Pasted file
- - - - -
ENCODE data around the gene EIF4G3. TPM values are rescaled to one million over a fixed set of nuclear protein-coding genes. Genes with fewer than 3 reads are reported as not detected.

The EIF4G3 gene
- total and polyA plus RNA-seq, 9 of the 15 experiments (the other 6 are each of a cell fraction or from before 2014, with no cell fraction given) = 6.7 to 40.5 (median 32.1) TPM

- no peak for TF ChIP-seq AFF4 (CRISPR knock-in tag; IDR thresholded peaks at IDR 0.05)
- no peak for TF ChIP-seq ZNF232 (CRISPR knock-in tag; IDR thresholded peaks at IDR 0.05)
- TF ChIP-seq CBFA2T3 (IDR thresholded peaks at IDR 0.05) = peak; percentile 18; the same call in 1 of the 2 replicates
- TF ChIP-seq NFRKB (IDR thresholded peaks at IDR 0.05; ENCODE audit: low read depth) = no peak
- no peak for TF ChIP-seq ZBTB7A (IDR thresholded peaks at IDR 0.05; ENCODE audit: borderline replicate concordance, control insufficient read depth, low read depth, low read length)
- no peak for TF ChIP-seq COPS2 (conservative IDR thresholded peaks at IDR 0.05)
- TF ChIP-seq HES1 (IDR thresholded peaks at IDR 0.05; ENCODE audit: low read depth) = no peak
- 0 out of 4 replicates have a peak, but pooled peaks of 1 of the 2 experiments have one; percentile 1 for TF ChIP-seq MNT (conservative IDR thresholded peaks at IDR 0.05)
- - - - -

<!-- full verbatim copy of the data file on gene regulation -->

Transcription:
ENCODE data around the gene EIF4G3. TPM values are rescaled to one million over a fixed set of nuclear protein-coding genes. Genes with fewer than 3 reads are reported as not detected.

The EIF4G3 gene
- total and polyA plus RNA-seq, 9 of the 15 experiments (the other 6 are each of a cell fraction or from before 2014, with no cell fraction given) = 6.7 to 40.5 (median 32.1) TPM

- no peak for TF ChIP-seq AFF4 (CRISPR knock-in tag; IDR thresholded peaks at IDR 0.05)
- no peak for TF ChIP-seq ZNF232 (CRISPR knock-in tag; IDR thresholded peaks at IDR 0.05)
- TF ChIP-seq CBFA2T3 (IDR thresholded peaks at IDR 0.05) = peak; percentile 18; the same call in 1 of the 2 replicates
- TF ChIP-seq NFRKB (IDR thresholded peaks at IDR 0.05; ENCODE audit: low read depth) = no peak
- no peak for TF ChIP-seq ZBTB7A (IDR thresholded peaks at IDR 0.05; ENCODE audit: borderline replicate concordance, control insufficient read depth, low read depth, low read length)
- no peak for TF ChIP-seq COPS2 (conservative IDR thresholded peaks at IDR 0.05)
- TF ChIP-seq HES1 (IDR thresholded peaks at IDR 0.05; ENCODE audit: low read depth) = no peak
- 0 out of 4 replicates have a peak, but pooled peaks of 1 of the 2 experiments have one; percentile 1 for TF ChIP-seq MNT (conservative IDR thresholded peaks at IDR 0.05)